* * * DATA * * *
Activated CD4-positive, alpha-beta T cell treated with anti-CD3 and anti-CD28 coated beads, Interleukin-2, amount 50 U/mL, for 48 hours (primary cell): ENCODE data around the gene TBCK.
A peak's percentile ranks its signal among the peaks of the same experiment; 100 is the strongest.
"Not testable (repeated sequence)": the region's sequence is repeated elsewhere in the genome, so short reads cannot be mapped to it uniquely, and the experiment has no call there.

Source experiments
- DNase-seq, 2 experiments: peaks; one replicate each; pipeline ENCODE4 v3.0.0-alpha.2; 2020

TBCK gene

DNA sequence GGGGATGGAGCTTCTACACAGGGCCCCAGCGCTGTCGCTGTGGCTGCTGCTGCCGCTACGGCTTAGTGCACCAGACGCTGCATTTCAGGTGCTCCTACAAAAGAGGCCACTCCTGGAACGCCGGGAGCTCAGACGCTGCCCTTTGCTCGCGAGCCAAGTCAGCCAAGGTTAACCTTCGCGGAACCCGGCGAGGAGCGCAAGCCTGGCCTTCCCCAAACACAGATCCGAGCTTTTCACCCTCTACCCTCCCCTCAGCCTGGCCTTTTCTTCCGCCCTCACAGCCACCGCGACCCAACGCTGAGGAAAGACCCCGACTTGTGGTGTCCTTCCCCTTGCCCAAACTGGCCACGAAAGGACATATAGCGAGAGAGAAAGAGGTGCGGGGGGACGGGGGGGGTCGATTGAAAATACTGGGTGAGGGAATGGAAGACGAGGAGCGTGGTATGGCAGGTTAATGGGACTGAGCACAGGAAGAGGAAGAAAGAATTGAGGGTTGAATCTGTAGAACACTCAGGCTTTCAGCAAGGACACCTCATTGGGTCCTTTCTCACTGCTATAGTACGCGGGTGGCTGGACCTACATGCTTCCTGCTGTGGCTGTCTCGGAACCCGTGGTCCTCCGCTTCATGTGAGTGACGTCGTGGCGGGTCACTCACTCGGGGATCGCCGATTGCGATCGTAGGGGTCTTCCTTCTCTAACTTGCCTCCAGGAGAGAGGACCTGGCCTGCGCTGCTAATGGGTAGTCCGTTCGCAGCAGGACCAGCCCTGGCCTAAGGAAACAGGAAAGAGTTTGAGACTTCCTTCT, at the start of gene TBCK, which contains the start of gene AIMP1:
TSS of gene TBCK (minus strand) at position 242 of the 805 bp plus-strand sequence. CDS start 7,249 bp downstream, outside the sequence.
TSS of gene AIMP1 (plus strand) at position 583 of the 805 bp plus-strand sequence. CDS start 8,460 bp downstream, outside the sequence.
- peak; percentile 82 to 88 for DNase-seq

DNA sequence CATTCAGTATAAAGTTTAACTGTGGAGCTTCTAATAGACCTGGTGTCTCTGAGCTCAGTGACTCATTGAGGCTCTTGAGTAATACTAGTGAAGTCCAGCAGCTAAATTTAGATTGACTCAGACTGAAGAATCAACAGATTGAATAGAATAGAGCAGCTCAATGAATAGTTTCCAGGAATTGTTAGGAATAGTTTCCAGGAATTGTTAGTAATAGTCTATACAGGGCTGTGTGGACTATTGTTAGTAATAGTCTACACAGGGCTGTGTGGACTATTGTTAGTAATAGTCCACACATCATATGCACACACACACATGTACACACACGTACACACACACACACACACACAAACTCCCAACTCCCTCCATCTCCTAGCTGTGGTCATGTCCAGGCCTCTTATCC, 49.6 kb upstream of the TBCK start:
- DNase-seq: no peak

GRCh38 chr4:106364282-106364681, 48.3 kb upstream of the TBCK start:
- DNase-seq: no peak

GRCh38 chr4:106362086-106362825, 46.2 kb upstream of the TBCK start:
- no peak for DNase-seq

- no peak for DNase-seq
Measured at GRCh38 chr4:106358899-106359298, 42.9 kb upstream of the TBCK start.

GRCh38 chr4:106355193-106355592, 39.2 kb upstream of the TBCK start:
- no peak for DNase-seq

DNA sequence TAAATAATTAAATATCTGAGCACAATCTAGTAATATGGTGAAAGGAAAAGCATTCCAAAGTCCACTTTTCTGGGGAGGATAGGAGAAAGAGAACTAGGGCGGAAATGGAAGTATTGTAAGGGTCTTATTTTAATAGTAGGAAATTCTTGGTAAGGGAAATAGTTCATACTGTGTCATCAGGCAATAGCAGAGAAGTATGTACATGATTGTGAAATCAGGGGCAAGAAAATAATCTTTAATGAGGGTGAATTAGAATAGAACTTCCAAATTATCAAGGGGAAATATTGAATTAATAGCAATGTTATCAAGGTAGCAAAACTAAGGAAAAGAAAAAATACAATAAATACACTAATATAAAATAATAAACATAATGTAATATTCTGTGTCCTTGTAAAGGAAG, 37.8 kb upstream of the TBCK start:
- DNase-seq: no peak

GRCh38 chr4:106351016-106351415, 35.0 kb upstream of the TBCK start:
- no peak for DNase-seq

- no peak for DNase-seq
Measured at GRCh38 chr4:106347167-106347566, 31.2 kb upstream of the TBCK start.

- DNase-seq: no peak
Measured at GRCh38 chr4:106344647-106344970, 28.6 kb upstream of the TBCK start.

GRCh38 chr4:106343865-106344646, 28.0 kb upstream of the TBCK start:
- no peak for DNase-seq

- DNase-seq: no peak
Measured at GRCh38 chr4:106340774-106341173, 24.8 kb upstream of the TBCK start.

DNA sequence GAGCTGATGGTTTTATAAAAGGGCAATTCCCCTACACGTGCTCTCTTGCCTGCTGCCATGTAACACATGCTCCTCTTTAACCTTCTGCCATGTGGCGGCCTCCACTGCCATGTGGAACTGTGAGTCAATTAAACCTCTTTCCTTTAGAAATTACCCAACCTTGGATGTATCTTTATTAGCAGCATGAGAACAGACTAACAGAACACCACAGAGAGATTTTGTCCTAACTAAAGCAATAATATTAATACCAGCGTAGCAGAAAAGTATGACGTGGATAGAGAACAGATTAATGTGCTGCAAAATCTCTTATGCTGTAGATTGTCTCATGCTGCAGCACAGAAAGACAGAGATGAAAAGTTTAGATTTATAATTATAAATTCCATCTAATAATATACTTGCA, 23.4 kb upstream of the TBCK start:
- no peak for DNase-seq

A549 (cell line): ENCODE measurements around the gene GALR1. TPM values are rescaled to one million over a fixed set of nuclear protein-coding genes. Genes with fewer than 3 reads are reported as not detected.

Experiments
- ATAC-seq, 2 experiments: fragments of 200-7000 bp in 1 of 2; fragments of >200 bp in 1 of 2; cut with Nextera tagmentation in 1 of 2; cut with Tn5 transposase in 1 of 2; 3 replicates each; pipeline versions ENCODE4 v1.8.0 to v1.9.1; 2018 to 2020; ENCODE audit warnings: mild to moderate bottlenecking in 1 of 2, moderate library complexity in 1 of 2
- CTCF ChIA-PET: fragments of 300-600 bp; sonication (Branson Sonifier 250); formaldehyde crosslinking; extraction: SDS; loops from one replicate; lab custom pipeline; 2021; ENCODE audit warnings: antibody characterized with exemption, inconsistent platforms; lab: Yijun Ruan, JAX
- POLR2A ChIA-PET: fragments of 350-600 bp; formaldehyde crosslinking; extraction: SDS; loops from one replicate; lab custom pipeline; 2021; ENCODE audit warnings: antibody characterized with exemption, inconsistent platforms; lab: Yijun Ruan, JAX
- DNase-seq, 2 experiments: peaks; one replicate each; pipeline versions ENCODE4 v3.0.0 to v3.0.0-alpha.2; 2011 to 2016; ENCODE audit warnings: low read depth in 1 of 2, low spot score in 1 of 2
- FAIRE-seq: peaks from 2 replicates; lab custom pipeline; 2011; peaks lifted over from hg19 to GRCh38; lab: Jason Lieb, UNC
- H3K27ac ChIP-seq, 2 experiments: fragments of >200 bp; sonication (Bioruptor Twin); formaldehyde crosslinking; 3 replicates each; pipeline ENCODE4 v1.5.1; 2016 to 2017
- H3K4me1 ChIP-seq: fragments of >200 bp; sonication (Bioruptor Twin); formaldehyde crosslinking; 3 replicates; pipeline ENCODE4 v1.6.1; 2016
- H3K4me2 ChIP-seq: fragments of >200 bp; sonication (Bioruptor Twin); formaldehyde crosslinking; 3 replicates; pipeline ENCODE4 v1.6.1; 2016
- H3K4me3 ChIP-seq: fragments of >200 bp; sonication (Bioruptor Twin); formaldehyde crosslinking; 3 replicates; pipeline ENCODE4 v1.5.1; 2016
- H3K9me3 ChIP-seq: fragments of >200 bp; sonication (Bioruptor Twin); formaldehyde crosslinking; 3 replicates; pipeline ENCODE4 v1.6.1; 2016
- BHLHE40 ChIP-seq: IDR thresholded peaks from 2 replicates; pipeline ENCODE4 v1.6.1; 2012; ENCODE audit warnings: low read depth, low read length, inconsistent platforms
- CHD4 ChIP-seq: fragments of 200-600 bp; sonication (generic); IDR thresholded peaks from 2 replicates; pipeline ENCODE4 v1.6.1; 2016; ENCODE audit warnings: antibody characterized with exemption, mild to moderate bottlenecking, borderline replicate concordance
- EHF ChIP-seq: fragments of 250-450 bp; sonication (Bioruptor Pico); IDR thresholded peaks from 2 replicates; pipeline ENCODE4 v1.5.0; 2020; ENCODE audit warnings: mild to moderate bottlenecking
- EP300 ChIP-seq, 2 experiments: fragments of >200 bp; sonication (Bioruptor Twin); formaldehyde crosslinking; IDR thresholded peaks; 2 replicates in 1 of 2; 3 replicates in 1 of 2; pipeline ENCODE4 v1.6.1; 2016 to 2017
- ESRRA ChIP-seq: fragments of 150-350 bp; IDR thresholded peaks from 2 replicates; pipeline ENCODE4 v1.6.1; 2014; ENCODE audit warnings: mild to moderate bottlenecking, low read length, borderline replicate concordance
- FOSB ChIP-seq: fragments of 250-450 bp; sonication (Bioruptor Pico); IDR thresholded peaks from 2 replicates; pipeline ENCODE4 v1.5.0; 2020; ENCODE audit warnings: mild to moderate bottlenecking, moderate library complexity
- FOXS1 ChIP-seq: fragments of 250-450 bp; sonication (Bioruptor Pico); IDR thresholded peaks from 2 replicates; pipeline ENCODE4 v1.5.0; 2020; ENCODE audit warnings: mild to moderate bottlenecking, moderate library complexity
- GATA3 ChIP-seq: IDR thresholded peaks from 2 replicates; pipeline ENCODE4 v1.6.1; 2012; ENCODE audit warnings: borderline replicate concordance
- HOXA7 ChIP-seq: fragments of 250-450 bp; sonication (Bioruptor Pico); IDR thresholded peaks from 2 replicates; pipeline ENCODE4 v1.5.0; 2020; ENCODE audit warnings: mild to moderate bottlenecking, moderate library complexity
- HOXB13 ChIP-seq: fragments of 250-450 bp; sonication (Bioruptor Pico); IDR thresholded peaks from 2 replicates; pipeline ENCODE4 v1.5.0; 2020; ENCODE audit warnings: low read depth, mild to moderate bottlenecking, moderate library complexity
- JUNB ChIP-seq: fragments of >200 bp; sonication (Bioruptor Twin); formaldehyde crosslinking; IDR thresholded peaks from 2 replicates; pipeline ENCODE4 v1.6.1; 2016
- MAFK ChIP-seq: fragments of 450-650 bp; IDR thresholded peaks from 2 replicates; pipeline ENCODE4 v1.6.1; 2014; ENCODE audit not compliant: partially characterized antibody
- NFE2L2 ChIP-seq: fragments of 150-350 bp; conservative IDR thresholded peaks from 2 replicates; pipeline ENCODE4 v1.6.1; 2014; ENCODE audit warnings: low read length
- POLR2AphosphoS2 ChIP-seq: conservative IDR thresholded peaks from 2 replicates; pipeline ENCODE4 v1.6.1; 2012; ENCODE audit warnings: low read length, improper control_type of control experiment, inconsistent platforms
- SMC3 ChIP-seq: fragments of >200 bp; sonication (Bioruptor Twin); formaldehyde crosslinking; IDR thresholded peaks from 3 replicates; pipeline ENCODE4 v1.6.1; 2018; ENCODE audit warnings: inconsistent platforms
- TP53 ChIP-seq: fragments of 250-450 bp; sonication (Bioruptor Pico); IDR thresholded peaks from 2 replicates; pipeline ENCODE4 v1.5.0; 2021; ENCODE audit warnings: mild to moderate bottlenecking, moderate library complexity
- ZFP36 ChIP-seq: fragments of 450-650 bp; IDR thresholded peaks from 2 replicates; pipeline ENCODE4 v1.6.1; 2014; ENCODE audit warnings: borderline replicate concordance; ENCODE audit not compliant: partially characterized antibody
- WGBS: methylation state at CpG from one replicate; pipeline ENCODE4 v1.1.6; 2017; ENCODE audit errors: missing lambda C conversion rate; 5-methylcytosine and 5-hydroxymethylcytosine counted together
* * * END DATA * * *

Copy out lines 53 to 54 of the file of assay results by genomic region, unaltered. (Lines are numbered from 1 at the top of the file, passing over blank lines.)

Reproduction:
- FOXS1 ChIP-seq: fragments of 250-450 bp; sonication (Bioruptor Pico); IDR thresholded peaks from 2 replicates; pipeline ENCODE4 v1.5.0; 2020; ENCODE audit warnings: mild to moderate bottlenecking, moderate library complexity
- GATA3 ChIP-seq: IDR thresholded peaks from 2 replicates; pipeline ENCODE4 v1.6.1; 2012; ENCODE audit warnings: borderline replicate concordance